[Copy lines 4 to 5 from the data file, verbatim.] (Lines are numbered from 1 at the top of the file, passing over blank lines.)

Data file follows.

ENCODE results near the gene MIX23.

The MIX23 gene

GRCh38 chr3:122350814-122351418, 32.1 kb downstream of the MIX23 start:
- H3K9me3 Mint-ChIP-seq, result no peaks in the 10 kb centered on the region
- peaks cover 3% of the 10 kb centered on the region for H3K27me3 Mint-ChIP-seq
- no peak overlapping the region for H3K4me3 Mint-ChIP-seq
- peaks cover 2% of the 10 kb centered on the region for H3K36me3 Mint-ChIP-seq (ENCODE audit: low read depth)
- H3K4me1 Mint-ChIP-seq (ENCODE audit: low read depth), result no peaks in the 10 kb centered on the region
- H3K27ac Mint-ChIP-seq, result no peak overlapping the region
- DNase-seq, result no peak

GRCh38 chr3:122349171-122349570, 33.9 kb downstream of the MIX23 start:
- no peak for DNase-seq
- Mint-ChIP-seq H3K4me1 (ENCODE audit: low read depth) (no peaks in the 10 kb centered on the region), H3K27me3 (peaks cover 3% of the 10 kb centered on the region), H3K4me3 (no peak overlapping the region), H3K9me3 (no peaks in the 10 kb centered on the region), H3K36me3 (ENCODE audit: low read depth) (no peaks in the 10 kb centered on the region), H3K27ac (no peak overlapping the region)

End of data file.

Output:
- H3K9me3 Mint-ChIP-seq, result no peaks in the 10 kb centered on the region
- peaks cover 3% of the 10 kb centered on the region for H3K27me3 Mint-ChIP-seq